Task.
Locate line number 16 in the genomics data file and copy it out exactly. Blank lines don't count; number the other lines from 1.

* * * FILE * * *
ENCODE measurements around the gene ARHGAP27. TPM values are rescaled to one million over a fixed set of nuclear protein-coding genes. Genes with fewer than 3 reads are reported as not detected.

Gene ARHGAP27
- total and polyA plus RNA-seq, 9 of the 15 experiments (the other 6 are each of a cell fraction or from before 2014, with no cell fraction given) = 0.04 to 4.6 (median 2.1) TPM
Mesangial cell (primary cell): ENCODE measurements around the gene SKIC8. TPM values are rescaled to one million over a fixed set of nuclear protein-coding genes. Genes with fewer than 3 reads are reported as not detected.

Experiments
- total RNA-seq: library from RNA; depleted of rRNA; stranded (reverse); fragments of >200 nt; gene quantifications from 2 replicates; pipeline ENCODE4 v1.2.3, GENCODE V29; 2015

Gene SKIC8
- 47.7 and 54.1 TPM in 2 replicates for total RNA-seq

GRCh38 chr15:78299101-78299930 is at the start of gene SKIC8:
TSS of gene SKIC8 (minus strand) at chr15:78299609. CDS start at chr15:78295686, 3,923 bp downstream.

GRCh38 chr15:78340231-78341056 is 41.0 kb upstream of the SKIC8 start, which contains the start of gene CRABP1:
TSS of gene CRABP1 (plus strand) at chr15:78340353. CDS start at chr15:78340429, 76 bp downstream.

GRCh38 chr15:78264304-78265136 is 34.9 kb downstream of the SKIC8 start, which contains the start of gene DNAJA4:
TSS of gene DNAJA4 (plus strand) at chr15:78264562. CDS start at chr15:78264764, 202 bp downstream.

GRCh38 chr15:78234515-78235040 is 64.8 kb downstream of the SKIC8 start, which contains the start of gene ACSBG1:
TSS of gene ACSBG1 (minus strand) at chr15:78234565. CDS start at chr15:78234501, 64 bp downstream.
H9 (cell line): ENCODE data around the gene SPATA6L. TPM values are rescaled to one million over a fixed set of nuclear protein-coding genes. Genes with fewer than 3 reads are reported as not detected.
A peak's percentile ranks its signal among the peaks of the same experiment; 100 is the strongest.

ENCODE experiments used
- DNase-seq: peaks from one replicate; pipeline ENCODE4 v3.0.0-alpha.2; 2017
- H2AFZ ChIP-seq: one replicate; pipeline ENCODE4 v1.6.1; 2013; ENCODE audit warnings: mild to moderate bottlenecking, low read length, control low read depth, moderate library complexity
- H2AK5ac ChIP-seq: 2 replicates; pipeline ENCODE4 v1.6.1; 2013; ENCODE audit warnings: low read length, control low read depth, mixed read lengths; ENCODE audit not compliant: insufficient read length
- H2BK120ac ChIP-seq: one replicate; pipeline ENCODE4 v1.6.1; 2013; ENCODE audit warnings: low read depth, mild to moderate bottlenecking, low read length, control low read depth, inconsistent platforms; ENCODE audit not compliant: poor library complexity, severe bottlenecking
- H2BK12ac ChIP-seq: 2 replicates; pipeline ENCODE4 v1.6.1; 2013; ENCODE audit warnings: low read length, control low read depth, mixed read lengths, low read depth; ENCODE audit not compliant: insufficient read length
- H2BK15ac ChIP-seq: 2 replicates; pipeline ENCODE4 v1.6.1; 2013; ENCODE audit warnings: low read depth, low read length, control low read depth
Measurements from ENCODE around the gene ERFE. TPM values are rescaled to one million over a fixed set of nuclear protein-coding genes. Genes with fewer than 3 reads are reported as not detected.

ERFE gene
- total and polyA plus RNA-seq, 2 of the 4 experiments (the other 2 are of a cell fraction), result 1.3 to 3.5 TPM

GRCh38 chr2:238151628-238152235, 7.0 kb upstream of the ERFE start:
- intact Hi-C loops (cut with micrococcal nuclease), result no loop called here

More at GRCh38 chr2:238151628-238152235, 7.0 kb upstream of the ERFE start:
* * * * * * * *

TSS of gene ACSBG1 (minus strand) at chr15:78234565. CDS start at chr15:78234501, 64 bp downstream.